July 8, 1671, was a great day for Thomas Mayhew. It was a bit more complicated for everyone else.

Summoned months earlier to Fort James, N.Y. by written decree of the Colonel Francis Lovelace, Mr. Mayhew had spent the past two years avoiding the jaunty new royal governor and emissary of the “Merrie Monarchy,” as Charles Banks described him in his history of the Vineyard.

A puritanical man with little regard for his revolving door of English (and Catholic) overlords, Mr. Mayhew was too busy converting Wampanoags to Christianty and buying up, parcelling and selling their land on Martha’s Vineyard to respond to Col. Lovelace’s supplicatory epistles.

By 1670, the Island, still very much a wilderness, had settlements of Great Harbor and Takemmy, with smaller outposts at Starbuck’s Neck in Edgartown, extending past Tower Hill toward Katama, as well as along the Edgartown Great Pond, West Tisbury and the Vineyard Haven harbor, according to historian and Martha's Vineyard Museum research librarian Bow Van Riper.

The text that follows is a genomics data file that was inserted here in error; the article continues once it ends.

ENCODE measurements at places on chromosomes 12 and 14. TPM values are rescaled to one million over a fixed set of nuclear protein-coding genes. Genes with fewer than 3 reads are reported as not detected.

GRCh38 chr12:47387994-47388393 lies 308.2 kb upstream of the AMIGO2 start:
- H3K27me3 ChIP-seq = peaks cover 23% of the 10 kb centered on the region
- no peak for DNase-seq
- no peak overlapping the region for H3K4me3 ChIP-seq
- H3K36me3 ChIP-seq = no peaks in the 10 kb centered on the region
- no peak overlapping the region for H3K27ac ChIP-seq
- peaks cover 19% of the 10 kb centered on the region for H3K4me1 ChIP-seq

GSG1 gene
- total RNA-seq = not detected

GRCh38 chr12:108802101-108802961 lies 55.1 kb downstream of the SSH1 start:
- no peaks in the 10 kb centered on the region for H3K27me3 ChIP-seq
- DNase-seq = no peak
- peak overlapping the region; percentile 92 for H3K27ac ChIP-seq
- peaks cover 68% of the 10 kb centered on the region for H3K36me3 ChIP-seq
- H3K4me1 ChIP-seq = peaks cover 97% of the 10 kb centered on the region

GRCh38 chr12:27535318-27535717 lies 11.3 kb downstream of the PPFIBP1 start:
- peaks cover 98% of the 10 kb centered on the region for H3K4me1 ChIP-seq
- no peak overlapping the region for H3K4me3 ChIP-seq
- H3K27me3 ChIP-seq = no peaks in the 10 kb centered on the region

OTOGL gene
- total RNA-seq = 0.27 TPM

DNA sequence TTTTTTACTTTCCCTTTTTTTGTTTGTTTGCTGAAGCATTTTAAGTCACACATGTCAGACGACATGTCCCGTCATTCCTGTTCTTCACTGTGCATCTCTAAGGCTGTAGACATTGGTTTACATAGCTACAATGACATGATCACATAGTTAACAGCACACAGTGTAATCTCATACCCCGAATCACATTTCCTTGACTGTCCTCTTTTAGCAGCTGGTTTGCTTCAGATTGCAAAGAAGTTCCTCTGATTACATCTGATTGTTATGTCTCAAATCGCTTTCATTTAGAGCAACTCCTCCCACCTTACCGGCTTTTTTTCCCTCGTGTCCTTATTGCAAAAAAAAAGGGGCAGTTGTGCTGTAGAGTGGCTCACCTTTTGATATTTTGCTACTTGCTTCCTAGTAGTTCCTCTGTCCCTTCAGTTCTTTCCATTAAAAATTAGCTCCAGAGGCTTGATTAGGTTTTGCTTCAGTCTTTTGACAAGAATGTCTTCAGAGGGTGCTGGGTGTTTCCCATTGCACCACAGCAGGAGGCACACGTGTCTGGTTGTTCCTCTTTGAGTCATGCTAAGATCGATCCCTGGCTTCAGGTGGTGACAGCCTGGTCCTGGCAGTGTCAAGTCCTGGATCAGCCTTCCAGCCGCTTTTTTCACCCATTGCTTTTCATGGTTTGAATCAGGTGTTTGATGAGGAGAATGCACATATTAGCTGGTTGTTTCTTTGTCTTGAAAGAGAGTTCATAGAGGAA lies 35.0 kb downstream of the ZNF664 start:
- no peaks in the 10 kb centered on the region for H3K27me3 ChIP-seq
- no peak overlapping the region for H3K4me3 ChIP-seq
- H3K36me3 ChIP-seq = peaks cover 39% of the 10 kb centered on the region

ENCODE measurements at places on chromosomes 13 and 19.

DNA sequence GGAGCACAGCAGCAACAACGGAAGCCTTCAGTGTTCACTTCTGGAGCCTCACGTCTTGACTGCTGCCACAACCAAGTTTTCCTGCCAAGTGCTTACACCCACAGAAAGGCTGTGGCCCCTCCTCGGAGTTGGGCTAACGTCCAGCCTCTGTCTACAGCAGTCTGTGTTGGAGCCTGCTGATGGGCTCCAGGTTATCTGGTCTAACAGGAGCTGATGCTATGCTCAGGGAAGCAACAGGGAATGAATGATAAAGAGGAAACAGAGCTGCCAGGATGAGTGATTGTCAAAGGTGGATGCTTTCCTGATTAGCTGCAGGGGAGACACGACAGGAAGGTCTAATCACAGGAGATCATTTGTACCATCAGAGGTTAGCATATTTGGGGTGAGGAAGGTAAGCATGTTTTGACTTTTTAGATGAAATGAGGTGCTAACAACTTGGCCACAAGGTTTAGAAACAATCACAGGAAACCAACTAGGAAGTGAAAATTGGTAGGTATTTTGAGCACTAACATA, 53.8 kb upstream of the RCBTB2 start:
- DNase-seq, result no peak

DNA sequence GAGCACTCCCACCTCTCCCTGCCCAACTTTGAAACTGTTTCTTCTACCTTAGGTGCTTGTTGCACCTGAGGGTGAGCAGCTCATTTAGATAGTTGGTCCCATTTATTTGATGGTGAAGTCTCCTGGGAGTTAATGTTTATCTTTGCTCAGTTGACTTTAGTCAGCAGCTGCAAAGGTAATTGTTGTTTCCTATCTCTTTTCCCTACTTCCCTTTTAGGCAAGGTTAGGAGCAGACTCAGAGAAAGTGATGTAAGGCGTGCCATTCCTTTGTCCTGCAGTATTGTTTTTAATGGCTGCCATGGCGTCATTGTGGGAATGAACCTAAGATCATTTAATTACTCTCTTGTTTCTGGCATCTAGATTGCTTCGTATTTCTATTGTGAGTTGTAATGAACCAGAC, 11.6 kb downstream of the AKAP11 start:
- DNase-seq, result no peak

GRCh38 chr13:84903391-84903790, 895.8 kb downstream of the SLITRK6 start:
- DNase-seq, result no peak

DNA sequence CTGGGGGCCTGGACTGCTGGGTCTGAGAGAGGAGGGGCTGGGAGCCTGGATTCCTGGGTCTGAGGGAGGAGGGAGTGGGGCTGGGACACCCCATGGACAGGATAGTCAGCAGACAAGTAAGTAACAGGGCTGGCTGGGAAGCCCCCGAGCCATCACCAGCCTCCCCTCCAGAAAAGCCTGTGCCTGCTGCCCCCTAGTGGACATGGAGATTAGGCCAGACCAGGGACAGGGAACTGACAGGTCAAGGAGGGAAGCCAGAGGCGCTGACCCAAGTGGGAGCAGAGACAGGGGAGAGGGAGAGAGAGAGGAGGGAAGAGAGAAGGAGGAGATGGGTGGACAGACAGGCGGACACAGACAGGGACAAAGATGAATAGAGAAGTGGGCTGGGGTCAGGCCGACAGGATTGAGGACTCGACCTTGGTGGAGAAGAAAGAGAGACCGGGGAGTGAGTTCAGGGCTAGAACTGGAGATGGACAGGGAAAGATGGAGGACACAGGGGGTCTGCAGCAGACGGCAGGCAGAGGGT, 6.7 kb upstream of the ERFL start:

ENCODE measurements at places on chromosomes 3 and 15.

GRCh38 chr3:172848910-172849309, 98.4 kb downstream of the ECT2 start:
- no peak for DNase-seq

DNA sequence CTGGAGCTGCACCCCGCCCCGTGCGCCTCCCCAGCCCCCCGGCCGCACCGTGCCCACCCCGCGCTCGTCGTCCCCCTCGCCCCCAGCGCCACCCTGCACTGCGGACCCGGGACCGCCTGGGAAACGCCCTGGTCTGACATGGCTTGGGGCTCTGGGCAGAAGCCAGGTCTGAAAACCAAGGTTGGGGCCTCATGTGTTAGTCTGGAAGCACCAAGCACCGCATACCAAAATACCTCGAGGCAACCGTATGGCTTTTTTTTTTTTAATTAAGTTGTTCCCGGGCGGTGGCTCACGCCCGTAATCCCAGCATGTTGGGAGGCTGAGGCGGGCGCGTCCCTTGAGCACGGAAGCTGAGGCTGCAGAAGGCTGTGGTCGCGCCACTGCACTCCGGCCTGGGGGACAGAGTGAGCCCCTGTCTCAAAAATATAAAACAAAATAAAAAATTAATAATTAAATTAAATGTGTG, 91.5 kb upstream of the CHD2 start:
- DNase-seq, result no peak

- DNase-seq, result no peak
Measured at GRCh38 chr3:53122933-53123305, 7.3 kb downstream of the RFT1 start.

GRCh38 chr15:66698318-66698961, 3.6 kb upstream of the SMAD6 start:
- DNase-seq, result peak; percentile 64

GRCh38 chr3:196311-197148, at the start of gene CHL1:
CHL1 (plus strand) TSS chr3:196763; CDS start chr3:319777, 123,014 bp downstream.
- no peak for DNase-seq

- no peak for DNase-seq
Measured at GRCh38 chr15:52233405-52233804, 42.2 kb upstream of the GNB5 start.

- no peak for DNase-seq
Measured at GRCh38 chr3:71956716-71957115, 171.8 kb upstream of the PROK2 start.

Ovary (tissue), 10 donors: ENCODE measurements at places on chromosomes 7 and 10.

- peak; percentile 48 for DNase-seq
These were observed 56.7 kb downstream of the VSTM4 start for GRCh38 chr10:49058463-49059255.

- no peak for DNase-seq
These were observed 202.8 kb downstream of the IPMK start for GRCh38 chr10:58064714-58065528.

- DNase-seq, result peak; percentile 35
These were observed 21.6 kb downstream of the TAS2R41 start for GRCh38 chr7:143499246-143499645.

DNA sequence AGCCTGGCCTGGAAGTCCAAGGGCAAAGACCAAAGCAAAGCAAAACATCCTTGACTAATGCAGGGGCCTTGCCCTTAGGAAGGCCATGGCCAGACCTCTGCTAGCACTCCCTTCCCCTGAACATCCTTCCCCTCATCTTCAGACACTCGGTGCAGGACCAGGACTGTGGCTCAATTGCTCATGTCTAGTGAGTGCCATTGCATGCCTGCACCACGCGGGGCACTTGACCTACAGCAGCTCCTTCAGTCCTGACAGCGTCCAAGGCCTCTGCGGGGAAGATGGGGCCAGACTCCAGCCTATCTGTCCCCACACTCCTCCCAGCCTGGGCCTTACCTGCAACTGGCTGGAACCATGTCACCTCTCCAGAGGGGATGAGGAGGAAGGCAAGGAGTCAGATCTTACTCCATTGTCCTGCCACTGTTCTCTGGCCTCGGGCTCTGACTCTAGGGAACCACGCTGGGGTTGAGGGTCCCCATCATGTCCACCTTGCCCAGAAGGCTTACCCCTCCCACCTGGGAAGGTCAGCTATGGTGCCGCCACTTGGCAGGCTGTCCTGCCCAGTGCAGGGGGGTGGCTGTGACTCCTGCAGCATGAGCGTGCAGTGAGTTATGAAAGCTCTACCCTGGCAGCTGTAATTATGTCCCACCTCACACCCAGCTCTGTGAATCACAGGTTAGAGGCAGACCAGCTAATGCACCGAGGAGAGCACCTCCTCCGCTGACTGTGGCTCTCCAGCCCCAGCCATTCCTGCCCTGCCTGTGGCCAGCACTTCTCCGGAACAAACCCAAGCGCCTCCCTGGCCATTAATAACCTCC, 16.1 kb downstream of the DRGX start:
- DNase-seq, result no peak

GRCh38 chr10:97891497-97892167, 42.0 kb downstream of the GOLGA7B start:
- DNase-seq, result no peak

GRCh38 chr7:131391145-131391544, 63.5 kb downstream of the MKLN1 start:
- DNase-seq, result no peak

Industry was largely non-existent; most Islanders were farmers or subsistence fishermen.

Critically, significant Wampanoag settlements existed not only in Chappaquiddick and Aquinnah, but throughout the Island, at Farm Neck, on the southern end of the Lagoon, Tashmoo, Beach Bottom Cove in Tisbury Great Pond and significant chunks of Chilmark.

Mr. Mayhew ruled over it all with little or no colonial oversight or governing structure, a free man at the forefront of a new world.